Devorah Boxer

Devorah Boxer
Sidney Mishkin Gallery, Baruch College
New York
February 14–March 12, 2014

To “capture” suggests taking, winning over, controlling some thing. It is an apt reflection of our engagement with objects. But, I resist it as description for Devorah Boxer’s exhibit. Its title, Captured Objects, emphasizes those capturing, whereas Boxer focuses on the objects themselves. The objects are literally captured—they have been taken and presented to us. But figuratively, Boxer no more “captured” her objects than Marcel Duchamp “used” his toilet. We become background to what and how these objects are.

In her introduction to the work, curator Sandra Kraskin uses the words “captures and reanimates” to describe Boxer’s engagement with mechanical, electrical, daily objects—but as I move amongst them, I disagree. Boxer’s close-ups highlight the intricate details, as Kraskin notes, but this magnification asks us to consider the objects in themselves, as themselves, rather than as hand tools used to facilitate human action. Many of these objects—laundry rack, drill bit, typewriter case, mason’s sifter, meter ruler, folding screen—are old, bought from French flea markets. They are tools that solve problems, extensions of the hand’s intelligence. Within Boxer’s art, they are also entities of light and dark, angles and lines and spheres. We cannot know them fully, only be open to considering them on their terms, whatever those may be.

And so, Boxer grapples with her objects in a creative process that aims for a different kind of encountering. She finds, buys, takes home, studies, draws, etches, and prints on copper, on found wood, on steel or Japanese paper. An act of translation, Boxer’s art attempts to communicate what can be known in and of these objects; each is treated, under her hand and within her process, as a portrait subject, with all attendant detail and mystery. Lumière pincée (Squeezed Light) perhaps best embodies this duality. We may recognize the object as a vise, and may have even used one before, but spending time with this print reveals one of its secrets: when we are not directly engaged in its use, it continues to act and interact with its world. This sense of play is an inherent part of her work; Boxer allows us to be voyeurs, peeking in on the life of objects as they may play out without our interference.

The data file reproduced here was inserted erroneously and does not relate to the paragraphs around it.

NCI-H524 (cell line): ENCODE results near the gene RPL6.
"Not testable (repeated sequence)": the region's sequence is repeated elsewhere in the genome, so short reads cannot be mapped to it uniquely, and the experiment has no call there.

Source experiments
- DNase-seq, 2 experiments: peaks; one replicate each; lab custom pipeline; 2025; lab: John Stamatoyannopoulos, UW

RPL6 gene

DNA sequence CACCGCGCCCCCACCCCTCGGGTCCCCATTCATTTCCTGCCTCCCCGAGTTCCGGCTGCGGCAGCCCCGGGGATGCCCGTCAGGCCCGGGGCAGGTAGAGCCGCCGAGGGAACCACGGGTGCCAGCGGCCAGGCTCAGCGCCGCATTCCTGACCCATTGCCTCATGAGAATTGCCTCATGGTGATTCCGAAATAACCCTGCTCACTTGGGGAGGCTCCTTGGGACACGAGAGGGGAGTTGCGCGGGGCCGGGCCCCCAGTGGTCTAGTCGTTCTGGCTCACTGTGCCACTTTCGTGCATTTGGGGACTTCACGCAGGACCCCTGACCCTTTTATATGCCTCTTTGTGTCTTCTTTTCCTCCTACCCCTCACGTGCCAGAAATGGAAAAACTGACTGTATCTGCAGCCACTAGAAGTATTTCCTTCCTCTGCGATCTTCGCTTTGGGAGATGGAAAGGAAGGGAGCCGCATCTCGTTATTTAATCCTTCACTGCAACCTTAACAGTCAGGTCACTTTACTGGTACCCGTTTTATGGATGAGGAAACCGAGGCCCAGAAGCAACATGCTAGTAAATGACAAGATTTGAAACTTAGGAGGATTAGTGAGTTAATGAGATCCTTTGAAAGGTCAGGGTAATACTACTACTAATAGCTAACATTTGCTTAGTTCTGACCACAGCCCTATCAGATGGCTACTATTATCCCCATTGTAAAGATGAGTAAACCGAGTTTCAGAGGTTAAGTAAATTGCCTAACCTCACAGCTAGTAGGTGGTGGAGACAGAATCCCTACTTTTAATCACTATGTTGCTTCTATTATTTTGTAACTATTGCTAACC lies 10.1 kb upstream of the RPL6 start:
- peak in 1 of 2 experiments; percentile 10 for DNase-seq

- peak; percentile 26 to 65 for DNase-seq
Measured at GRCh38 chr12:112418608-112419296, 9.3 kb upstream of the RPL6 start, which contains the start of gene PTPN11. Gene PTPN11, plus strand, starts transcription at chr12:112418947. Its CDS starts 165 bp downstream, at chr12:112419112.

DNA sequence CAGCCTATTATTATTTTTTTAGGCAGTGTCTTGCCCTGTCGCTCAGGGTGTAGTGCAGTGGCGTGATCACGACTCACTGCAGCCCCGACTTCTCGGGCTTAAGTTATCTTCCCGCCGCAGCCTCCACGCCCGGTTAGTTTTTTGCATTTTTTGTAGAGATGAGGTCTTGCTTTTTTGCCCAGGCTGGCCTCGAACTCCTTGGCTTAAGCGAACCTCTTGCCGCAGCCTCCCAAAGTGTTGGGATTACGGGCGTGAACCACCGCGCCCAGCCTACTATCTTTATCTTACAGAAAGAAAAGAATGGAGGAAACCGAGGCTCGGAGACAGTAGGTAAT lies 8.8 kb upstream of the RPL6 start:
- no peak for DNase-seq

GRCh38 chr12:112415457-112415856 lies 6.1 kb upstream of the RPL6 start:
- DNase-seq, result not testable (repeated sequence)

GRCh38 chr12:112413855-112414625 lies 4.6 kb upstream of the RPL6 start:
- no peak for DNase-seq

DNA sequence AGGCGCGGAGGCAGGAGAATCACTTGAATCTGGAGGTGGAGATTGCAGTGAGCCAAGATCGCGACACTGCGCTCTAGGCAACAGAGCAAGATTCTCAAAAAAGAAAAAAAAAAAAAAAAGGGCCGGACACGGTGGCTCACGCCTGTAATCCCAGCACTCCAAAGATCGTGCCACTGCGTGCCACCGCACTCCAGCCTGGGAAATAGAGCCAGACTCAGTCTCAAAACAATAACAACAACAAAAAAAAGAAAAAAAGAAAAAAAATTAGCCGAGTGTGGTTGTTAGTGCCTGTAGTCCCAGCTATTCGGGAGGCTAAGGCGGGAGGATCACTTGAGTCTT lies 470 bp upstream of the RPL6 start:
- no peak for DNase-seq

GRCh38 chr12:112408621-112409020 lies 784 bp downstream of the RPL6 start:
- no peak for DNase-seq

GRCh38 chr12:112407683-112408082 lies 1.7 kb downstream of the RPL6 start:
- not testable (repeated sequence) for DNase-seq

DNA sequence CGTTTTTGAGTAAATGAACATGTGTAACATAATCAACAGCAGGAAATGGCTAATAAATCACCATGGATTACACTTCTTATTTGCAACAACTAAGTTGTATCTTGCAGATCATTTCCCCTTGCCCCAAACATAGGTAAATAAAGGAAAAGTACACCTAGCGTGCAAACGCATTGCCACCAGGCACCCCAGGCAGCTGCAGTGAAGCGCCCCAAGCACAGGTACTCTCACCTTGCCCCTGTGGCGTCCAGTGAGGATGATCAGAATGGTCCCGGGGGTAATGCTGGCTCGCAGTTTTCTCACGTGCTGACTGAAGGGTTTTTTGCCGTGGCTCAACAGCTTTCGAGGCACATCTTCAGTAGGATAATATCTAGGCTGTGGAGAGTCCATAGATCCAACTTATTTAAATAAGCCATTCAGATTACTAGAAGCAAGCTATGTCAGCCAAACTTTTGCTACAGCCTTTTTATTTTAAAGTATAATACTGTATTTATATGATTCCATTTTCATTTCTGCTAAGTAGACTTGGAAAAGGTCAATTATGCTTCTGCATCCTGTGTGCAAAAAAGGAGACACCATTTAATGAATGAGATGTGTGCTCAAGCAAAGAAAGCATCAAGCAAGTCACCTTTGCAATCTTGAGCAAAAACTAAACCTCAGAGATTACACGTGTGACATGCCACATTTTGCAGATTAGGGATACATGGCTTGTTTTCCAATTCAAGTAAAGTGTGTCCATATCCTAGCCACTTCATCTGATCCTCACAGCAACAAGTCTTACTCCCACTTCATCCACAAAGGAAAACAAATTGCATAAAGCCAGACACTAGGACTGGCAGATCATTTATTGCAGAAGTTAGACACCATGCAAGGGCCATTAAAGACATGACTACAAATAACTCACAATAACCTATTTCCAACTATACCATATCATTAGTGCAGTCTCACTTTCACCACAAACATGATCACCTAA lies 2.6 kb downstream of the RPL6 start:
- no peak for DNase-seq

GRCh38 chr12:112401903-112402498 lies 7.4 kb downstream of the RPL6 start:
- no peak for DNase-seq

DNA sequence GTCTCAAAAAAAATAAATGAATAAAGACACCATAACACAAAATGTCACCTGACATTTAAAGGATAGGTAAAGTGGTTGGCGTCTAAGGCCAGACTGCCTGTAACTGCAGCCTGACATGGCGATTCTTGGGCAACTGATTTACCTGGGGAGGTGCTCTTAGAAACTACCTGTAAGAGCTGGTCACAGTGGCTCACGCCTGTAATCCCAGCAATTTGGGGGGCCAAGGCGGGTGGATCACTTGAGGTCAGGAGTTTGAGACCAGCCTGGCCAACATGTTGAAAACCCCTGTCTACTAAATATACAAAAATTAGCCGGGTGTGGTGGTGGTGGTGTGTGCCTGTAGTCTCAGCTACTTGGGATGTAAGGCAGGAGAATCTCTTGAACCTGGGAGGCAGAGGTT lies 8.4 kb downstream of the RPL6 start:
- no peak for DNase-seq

Most of Boxer’s subjects are tools, objects of use-value (rather than ornamentation or status), but her prints defamiliarize them. Surrounded by objects, we rarely consider them until they make themselves known—usually by being broken. Boxer invites us to consider them out of their use context and as, simply, themselves. To this end, Chassis de photographe (Photographer’s Frame) fills the print space to give us time with its details, its textures and tones, the nuances that make this photographer’s frame unlike any other.

So too does Boxer’s print technique emphasize an object’s alterity. Because her prints focus not on capture but on relation, what exists around her objects informs them as much as what we know, think we know, about them. The shadows and whorls, lines and scratches of negative space in her etching underscore the inaccessible history and full lives of Cactus Needle and Un mètre (One Meter). Necessarily lighter and more slender than their boxy counterparts, these objects exist within a space rendered visually textural.

The object has appeared in art before, not as a way of considering the human condition, but as a means of thinking through what is other, outside our use and beyond our grasp. Boxer’s object prints, which span 30-plus years of engagement and encountering, ask us to do the same.